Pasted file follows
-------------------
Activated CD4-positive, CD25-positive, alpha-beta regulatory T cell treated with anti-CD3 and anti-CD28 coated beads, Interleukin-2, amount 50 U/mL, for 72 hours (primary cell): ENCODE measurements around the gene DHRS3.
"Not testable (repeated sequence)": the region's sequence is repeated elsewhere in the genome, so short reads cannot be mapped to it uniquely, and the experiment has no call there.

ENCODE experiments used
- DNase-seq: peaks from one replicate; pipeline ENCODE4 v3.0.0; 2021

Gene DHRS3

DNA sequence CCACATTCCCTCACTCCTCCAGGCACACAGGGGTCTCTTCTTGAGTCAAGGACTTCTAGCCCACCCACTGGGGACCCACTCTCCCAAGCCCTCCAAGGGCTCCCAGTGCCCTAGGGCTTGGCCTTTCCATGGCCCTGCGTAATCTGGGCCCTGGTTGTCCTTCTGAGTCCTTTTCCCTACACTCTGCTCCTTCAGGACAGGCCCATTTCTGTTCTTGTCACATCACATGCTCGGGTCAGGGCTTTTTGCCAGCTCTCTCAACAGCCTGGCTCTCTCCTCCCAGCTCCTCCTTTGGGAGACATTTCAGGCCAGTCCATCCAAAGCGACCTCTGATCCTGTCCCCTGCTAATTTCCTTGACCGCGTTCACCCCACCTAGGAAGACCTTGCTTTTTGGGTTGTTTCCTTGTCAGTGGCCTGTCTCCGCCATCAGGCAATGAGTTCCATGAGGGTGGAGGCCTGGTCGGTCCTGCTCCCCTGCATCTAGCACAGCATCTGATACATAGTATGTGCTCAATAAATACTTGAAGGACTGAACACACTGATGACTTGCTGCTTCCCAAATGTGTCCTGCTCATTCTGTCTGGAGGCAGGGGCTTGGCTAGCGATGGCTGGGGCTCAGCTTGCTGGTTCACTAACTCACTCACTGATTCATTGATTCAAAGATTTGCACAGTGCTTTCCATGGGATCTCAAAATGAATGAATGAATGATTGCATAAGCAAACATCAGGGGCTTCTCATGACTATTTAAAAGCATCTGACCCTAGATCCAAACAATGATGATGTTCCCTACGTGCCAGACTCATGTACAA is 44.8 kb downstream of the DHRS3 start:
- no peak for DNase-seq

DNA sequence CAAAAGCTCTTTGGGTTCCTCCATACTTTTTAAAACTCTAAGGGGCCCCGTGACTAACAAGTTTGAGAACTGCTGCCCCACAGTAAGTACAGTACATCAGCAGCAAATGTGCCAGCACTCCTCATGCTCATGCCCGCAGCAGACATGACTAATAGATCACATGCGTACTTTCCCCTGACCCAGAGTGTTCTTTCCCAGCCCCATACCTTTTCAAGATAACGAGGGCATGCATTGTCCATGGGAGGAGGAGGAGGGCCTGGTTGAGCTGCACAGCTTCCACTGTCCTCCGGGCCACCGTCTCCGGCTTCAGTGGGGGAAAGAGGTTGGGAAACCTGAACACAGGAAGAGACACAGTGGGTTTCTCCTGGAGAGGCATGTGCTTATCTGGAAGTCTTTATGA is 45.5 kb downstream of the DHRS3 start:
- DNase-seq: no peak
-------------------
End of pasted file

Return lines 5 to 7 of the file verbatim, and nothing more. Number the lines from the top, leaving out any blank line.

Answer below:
Gene DHRS3

DNA sequence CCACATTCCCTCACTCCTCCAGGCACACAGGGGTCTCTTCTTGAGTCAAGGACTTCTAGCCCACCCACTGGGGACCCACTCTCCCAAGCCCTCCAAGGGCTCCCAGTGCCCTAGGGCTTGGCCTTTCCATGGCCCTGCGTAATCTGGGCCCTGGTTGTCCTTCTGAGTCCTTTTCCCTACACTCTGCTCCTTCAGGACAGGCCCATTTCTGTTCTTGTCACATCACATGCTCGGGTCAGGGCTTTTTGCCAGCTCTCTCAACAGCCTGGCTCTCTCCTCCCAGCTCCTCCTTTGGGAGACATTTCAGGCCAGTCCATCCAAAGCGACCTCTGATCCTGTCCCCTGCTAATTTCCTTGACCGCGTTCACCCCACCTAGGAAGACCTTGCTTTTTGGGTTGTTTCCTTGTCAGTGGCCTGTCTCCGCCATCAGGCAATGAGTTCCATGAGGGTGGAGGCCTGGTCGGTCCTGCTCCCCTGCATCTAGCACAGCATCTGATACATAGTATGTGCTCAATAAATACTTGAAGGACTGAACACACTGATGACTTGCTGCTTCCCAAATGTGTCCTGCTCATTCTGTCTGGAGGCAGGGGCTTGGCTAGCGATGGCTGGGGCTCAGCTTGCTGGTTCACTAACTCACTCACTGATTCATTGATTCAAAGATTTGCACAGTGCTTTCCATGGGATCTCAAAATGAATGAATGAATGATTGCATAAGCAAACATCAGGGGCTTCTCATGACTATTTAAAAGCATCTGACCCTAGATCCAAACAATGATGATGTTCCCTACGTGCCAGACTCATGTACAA is 44.8 kb downstream of the DHRS3 start:
- no peak for DNase-seq